I have tried to rationalize for a number of people my fanaticism. This past week, Bruce Springsteen released a new album. Some have asked me, "what do you think?" and I have to reply with a question of my own: "Are you sure you want to hear what I think?" See, I'm already set. I'm that part of the demographic that pre-ordered the CD, but also the digital download so that I would be able to listen to it at midnight on the day that it was released. Midnight on the east coast. That means I was able to hear it before I went to bed the night before it was officially released. Two days later, when it arrived by mail, I was already familiar with all twelve tracks. I was also familiar with all the detractors who wanted to point out that a number of these tracks were already available in different forms, and a couple of them are cover versions of other songwriters' work.
So? It's Bruce. I'm pre-sold. Will I listen to it over the years with the same frequency that I have listened to "Born To Run," or "The Rising?" Time will tell. For now, it's in heavy rotation because I want to find out if it will stand the test of time. Is there a song on this record that will provide the soundtrack for my life as it pushes forward into its sixth decade? Perhaps. Time will tell.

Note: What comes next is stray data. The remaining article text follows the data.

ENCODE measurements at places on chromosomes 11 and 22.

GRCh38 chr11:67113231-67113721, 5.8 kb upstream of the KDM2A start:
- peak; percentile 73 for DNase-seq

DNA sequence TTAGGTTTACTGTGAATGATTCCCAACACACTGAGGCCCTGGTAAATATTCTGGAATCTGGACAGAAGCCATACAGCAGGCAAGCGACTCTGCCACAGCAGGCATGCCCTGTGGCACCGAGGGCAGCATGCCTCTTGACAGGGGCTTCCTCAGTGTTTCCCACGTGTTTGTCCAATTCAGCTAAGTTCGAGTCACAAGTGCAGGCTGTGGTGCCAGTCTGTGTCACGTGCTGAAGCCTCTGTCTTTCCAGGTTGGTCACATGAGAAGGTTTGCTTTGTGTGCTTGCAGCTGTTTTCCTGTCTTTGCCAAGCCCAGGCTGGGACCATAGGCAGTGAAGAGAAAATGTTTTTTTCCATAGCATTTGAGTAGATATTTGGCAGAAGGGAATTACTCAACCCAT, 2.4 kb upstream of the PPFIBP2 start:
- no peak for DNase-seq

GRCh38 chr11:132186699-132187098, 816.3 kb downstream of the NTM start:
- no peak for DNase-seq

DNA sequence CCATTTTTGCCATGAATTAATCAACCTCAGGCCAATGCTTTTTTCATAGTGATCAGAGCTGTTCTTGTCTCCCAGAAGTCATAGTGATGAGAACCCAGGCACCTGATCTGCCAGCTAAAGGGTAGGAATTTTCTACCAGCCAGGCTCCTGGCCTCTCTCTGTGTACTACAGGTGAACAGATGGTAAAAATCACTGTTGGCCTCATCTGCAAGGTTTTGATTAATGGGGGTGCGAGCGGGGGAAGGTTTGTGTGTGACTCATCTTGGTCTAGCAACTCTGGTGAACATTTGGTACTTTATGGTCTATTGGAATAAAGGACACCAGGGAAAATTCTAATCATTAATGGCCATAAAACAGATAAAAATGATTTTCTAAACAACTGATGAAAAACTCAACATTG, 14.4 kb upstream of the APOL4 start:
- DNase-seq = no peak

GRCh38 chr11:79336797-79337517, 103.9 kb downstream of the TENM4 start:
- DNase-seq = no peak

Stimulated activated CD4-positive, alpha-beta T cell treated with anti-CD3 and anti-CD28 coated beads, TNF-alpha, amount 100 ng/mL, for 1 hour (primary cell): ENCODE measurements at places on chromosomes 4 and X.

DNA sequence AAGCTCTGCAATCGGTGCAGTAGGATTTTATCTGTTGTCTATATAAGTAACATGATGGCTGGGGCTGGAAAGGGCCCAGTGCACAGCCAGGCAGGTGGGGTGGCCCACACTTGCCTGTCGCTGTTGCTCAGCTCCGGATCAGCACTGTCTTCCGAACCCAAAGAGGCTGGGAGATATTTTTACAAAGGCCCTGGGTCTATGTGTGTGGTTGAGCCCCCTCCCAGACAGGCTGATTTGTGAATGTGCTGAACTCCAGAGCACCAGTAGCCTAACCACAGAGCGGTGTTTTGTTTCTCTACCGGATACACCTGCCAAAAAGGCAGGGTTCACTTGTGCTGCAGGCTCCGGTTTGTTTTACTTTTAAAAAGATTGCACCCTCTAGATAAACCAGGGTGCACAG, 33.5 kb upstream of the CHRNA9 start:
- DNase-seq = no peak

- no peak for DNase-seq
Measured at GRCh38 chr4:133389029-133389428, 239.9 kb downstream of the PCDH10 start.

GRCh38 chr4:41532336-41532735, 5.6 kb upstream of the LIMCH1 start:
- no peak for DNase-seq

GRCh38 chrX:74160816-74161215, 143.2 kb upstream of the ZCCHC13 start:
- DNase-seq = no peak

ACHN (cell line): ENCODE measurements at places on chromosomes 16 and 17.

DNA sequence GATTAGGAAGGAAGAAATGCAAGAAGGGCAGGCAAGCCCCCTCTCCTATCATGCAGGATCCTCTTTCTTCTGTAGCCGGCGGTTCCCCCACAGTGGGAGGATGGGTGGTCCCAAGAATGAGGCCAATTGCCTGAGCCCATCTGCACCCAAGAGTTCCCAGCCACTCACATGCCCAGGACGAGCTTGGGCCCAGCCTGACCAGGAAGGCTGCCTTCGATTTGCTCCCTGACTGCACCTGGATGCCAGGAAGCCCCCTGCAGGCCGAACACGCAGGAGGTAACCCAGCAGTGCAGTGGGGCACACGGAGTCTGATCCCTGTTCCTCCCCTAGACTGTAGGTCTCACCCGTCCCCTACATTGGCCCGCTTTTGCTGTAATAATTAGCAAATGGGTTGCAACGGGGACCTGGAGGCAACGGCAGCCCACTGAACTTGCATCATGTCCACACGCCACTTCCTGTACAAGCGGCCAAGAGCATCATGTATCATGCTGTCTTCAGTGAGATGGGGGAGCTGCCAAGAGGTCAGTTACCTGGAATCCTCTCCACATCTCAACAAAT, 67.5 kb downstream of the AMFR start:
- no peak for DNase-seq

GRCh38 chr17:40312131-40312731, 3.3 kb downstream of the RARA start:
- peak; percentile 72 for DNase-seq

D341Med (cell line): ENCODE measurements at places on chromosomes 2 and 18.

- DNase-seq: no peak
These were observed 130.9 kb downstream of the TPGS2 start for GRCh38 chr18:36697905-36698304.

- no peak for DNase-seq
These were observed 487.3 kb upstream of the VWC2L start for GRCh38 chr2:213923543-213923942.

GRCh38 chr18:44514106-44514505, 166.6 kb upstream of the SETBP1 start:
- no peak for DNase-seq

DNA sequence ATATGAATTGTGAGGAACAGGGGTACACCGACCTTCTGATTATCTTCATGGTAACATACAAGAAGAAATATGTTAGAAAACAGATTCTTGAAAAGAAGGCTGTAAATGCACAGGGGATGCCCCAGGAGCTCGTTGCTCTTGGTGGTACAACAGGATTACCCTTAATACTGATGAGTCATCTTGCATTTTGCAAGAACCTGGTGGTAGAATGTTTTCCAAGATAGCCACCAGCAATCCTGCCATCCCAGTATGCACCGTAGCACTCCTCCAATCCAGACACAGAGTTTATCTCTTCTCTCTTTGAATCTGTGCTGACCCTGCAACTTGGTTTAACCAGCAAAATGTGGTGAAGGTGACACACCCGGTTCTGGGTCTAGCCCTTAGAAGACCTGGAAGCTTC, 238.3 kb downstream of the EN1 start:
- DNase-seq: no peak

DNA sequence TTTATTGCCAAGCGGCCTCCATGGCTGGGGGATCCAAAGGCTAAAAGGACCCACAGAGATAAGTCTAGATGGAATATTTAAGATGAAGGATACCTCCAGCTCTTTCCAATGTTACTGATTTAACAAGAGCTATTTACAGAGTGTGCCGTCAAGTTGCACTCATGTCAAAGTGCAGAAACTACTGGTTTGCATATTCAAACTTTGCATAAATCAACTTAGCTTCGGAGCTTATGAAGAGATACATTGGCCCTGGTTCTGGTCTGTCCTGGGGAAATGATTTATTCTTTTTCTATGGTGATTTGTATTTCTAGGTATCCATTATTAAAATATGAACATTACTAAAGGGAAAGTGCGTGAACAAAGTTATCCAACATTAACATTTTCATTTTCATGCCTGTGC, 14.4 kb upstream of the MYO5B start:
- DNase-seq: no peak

Meanwhile, it was the end of this past week that brought the next wave of fanaticism to the fore. The Denver Broncos won the American Football Conference Championship. They defeated the New England Patriots for the opportunity to play in their franchise's seventh Super Bowl. I was there for the previous six, and I'll be glued to the broadcast come Super Sunday. Twenty years after I adopted California, I'm still immersed in the games played each Autumn on the other side of the Rocky Mountains. With two very local professional football teams, I chose to cling to my orange and blue. I was pre-sold on the Broncos as well. My son never had a chance. He was raised in a world where the Broncos actually won the Super Bowls in which they played. His first two years on earth celebrated the legend that was John Elway. He was sent to Oakland public schools with the thought in his head that all that was good and right about professional football sprang from Denver. Not Oakland. I did this to him. While he has quietly endured the football versions of "Human Touch" and "Lucky Town," he has patiently endured while the next big thing was being created: another shot at winnign it all.
Is there some magical way in which these events all coalesce into something deep and meaningful? Probably not to anyone else, but I guess that's what being a fan is all about.